Coleman (2003) analyse the effect on prices of mergers in cruise industry.
The information set out is extensive, so this research can be considered a reference for pricing strategies in this sector.
The purpose of this paper is to examine the effect on price of different cruise industry characteristics from the point of view of actual prices.
The analysis is carried out from the supply side but taking into account the real prices paid by customers. To develop this research, a database of more than 36,000 prices paid by cruise passengers and different characteristics of ships in 2013 was built.
In recent years there has been an increasing number of academic papers about the cruise industry.
Papathanassis and Beckmann (2011) analyse 145 cruise-related academic publications from between 19 and their research focus is divided equally between conceptual/discussion papers, qualitative and quantitative research.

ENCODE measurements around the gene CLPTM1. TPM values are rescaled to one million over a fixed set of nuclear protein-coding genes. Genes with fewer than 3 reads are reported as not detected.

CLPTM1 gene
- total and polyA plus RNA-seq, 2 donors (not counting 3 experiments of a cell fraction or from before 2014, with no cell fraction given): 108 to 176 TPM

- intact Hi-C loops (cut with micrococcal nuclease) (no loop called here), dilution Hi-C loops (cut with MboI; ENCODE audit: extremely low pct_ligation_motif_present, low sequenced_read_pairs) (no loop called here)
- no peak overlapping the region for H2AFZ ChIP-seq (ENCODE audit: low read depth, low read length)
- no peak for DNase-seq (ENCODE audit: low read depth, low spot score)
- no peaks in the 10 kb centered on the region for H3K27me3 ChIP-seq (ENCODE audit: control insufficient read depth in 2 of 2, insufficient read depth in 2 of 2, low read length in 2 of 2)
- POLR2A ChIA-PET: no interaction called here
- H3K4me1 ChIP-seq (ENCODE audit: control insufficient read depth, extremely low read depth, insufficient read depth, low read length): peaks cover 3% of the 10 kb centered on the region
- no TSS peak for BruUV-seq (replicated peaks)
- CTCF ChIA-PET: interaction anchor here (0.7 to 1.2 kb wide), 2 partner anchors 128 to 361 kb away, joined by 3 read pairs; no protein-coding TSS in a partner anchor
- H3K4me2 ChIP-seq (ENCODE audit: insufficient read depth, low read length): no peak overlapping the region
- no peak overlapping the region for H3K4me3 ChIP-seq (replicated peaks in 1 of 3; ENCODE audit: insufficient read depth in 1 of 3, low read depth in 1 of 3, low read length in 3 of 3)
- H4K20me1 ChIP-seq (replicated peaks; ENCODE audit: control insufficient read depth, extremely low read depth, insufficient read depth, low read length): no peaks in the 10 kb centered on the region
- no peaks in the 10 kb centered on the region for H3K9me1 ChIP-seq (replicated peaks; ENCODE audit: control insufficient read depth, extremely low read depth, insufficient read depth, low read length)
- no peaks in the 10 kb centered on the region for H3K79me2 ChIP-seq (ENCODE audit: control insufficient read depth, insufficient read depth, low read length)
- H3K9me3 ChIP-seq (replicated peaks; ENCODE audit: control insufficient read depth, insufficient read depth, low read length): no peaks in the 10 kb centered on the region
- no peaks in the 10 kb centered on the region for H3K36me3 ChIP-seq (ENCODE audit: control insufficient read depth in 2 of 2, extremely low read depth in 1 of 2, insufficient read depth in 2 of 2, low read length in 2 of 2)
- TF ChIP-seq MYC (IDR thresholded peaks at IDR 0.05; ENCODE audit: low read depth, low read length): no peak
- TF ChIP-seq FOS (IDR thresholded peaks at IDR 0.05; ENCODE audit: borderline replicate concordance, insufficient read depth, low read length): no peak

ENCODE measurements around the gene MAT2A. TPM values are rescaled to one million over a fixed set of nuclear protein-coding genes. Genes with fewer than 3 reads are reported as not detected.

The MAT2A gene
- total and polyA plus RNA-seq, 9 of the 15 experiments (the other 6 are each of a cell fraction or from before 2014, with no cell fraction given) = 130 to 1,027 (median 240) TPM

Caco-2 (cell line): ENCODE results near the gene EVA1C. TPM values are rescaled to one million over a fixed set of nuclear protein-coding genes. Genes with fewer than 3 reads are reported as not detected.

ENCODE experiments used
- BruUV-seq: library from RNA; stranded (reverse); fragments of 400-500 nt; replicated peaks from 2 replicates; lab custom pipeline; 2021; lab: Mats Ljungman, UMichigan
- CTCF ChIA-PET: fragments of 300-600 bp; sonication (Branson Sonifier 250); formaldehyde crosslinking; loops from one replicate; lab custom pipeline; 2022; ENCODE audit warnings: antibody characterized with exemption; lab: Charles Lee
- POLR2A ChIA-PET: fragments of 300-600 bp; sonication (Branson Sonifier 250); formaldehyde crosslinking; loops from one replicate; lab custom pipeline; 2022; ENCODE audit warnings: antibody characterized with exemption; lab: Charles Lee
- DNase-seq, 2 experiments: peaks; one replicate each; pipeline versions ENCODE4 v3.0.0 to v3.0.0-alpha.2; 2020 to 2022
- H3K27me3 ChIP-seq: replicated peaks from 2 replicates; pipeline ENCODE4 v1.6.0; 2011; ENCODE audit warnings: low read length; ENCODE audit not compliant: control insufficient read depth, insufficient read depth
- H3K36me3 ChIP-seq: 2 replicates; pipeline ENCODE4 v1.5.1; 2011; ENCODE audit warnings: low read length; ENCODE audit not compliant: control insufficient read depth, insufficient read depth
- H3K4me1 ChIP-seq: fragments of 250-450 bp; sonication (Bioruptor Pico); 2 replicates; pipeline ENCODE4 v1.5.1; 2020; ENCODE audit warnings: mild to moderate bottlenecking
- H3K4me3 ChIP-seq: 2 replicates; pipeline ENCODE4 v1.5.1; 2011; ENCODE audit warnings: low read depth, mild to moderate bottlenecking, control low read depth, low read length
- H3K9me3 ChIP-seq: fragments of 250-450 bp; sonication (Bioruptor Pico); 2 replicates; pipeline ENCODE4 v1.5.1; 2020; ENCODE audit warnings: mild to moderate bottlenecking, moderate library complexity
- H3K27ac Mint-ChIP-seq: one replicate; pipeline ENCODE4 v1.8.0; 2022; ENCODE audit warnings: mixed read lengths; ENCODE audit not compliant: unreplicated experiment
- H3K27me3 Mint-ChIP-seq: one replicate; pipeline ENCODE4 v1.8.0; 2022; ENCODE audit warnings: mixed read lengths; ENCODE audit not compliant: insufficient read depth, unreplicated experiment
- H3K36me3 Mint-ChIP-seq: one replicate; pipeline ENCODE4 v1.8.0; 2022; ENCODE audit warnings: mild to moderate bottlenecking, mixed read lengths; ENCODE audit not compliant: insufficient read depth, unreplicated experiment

Cruise ships have sometimes been considered as “floating hotels” although exists relevant differences between ships and hotels such as the room-inventory management (Toh , 2005), wave booking period, large numbers of cabin categories, trip extensions, airfare packages and onboard spending (Biehn, 2006).
The cruise product includes the ship and its itineraries.
The final price paid by a cruise passenger includes boarding fees and tips, which, although they are officially voluntary, after often charged automatically.
Although tips are a small part of the cost of a cruise, they must be considered as part of the overall cost of the holiday.